Here’s what George Harrison did to make minority music heard
People like Ravi Shankar taught George Harrison a lot. The legendary sitar player opened George’s eyes to a whole new world of music, and it fascinated him. After their first revolutionary meeting, George made it his mission to support âminority musicâ. He used his influence on young people to spread awareness of different types of music, and the world welcomed him with open arms.
George Harrison met Ravi Shankar in 1966
In 1966, George met Shankar. At the time, he needed to recharge his batteries in his spirituality, as his fame was growing, so he traveled to India. At a friend’s house, George crossed paths with Shankar, almost as if it was fate.
Speaking to Rolling Stone about his longtime friendship with George in 1997, Shankar said, âI had heard of The Beatles, but I didn’t know how popular they were. I met all four of them, but with George I clicked right away. He said he wanted to learn [sitar] correctly. I said it wasn’t just about learning chords, like the guitar. Sitar takes at least a year to [learn to] sit properly because the instrument is so hard to hold. Then you cut your fingers at this point [shows tips of two fingers â purple, with calluses]. He said he would try. He looked so sweet and sincere that I believed him.
George proved Shankar that he wanted to learn. “[Harrison] gives me immense respect, âShankar continued. âHe’s very Indian that way. We’re such good friends, and at the same time he’s like my son, so it’s a nice mixed feeling.
At Martin Scorsese Living in the material world, George says Shankar taught him to find his roots. It was a great experience learning Indian music, but Geoge knew he would never be as good a sitar player as Ravi.
RELATED: George Harrison’s Son Dhani Harrison Is Close To The Other Beatles Children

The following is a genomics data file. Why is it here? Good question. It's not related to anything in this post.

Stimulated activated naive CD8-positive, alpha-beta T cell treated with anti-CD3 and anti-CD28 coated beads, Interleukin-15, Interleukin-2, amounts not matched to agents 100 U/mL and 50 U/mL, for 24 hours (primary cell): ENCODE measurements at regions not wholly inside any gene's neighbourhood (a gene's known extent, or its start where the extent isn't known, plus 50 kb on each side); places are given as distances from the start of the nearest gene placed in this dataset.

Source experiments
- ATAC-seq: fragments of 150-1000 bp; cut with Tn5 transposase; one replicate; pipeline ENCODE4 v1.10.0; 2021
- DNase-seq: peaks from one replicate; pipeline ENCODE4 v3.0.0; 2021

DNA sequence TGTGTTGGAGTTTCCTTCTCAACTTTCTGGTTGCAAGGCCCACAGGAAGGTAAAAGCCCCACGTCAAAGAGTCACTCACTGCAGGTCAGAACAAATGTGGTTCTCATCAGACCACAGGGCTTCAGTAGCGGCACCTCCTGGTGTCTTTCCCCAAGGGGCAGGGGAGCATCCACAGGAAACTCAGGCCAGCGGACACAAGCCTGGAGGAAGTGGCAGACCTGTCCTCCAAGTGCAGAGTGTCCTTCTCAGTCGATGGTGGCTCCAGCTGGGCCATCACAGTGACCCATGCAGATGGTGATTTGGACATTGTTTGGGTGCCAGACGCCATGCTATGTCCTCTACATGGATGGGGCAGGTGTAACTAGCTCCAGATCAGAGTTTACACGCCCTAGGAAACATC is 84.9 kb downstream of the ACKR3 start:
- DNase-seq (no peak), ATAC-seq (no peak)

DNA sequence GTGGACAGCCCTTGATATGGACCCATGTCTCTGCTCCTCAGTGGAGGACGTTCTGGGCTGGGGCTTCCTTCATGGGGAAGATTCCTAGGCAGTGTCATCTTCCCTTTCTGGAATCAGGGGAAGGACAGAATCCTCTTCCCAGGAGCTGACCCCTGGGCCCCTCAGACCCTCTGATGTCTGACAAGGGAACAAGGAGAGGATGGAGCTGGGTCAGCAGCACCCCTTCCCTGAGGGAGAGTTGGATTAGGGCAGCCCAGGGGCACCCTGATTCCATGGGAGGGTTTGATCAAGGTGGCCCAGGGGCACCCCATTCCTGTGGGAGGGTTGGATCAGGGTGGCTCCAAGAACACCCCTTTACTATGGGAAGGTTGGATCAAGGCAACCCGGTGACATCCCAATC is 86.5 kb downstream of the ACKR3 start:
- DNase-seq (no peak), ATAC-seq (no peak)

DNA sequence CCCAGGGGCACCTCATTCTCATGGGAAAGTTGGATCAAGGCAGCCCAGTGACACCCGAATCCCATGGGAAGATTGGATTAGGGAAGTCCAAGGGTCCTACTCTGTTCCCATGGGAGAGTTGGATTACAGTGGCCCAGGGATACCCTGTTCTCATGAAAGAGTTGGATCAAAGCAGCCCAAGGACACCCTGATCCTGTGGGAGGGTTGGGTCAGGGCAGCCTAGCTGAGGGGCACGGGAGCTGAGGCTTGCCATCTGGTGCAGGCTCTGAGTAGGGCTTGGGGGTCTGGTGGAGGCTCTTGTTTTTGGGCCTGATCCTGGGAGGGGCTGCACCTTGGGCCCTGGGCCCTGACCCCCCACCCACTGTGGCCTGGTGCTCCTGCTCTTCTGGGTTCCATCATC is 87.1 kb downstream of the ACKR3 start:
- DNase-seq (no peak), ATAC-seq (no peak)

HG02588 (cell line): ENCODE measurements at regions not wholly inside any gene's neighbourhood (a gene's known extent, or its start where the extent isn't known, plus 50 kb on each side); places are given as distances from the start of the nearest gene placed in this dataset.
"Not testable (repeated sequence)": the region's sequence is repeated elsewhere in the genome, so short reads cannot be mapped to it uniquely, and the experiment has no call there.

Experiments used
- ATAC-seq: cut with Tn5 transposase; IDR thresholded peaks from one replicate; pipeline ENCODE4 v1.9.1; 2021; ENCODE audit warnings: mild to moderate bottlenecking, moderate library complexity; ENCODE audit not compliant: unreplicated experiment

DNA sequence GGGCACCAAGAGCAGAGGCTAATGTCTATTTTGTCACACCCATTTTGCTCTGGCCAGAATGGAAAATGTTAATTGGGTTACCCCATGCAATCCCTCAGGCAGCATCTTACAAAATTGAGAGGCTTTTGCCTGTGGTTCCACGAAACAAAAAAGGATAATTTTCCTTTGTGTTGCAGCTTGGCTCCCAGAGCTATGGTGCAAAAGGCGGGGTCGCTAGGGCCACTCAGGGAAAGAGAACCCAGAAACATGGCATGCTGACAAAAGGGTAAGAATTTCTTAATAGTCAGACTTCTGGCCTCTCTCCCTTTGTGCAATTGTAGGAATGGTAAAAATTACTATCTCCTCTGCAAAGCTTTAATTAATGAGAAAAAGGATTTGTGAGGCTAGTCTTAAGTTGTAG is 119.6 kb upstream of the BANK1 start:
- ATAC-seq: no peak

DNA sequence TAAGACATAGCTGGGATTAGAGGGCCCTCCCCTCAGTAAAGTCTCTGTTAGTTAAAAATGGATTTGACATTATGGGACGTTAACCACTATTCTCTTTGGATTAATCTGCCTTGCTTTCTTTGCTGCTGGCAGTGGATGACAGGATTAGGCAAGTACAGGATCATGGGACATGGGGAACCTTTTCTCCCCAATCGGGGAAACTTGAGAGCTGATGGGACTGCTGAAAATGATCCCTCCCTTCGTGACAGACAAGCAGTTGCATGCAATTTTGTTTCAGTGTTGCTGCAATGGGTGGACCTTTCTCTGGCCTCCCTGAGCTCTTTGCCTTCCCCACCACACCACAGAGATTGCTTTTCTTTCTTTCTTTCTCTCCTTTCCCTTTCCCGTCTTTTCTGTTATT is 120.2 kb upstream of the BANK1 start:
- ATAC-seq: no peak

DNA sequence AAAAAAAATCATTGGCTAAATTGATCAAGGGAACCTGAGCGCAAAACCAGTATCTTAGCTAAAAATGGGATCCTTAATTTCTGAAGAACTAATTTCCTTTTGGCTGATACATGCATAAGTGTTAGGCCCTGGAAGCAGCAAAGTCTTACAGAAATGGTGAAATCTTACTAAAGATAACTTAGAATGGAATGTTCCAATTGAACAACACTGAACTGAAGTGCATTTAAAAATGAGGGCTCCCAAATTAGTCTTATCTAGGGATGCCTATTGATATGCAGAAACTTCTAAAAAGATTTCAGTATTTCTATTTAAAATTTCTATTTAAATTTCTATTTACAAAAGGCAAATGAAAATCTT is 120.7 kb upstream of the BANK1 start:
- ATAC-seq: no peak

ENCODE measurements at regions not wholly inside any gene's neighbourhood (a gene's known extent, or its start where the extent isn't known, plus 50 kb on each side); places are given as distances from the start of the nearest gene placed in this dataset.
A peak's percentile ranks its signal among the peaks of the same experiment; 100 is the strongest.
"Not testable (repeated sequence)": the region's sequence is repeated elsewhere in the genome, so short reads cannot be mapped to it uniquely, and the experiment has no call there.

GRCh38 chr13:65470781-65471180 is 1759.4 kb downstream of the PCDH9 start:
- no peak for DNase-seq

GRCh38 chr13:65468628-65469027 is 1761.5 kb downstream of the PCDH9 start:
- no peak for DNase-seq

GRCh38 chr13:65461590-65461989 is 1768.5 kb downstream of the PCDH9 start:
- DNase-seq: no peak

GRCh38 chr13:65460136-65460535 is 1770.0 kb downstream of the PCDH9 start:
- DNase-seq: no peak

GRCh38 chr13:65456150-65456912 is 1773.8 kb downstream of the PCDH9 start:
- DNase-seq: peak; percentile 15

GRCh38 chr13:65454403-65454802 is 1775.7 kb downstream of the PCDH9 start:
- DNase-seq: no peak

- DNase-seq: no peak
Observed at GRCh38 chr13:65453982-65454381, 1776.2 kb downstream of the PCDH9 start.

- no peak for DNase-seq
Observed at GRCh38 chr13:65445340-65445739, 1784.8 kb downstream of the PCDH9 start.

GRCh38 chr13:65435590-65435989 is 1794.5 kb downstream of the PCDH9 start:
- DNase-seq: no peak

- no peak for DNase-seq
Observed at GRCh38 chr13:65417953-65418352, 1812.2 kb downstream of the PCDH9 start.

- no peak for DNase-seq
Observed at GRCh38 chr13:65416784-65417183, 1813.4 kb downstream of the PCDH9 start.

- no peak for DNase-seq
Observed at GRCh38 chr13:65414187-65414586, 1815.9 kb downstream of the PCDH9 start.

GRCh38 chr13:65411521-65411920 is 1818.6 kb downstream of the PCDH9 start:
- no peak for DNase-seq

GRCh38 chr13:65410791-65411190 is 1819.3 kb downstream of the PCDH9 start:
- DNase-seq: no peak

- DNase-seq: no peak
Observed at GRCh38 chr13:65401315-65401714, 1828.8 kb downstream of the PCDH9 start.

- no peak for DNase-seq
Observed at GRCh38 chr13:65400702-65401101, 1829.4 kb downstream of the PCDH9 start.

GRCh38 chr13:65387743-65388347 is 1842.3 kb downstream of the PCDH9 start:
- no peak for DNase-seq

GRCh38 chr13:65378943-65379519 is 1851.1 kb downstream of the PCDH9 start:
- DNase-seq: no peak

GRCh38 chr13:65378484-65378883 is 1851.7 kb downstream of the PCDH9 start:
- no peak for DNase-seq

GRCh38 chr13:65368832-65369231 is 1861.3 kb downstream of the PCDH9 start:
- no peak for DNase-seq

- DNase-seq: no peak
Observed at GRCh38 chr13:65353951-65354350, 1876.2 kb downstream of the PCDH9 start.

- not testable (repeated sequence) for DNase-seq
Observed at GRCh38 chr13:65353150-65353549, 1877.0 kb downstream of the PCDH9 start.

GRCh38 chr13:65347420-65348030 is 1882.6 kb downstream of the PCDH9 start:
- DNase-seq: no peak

George Harrison showed the world Indian music
George wasn’t going to be a sitar player, but he at least wanted to get the word out about it. As a “Krishna closet” he wanted to make a scrapbook for Radha Krishna temple.
On the back of the album it was written: âYour transcendent invitation: this album, with images and full text, produced by George Harrison, is a first recording of pure devotional songs in the ancient SANSKRIT spiritual language. The vibrations of these mantras reveal to the receptive listener and the cantor the realm of KRSNA consciousness, joyfully experienced as self-peace and awareness of GOD or KRSNA. These eternal sounds of love free the listener from all contemporary barriers of time and space.
No one thought the album would be popular, but âHare Krishna Mantraâ made it onto radio stations in London and peaked at No.12 on the UK charts in 1969. It was performed at the Island concert. de Wight and during a football match. in Manchester, England.
Beyond the success of the mantra album, George worked with Shankar on many projects including Songs of India. George also hosted one of the first and most popular celebrity benefit concerts, the Concert for Bangladesh, which was hugely popular. George and his friends played rock tunes while Shankar and other Indian musicians played their music. The live album won a Grammy.
RELATED: Did George Harrison Push His Son Dhani To Play Music When He Was Young?
George was one of the first Western artists to recognize the importance of world music
In Living in the material world, personal video footage shows George asking house guests, “Why is minority music important?” All the music that isn’t actually sold in your local record store, in the top hundred. There are all these wonderful things.
In the New York Times, Philip Glass wrote: âGeorge was among the first Western musicians to recognize the importance of millennial musical traditions, which themselves had their roots in indigenous music, both popular and classical. Using his considerable influence and popularity, he was one of the few to push the door that until then had separated music from much of the world in the West.
âHe played a major role in bringing several generations of young musicians out of the parched and dying desert of Eurocentric music into a new world. I have no doubt that this part of his legacy will be the most lasting. And not just that. He opened the doors to this new world of music with deep conviction, great energy and his own remarkable clarity and simplicity. “
His music and his skills in opening doors to world music define George’s legacy. In return for many happy years of friendship, Shankar was present during George’s farewell to his death in 2001.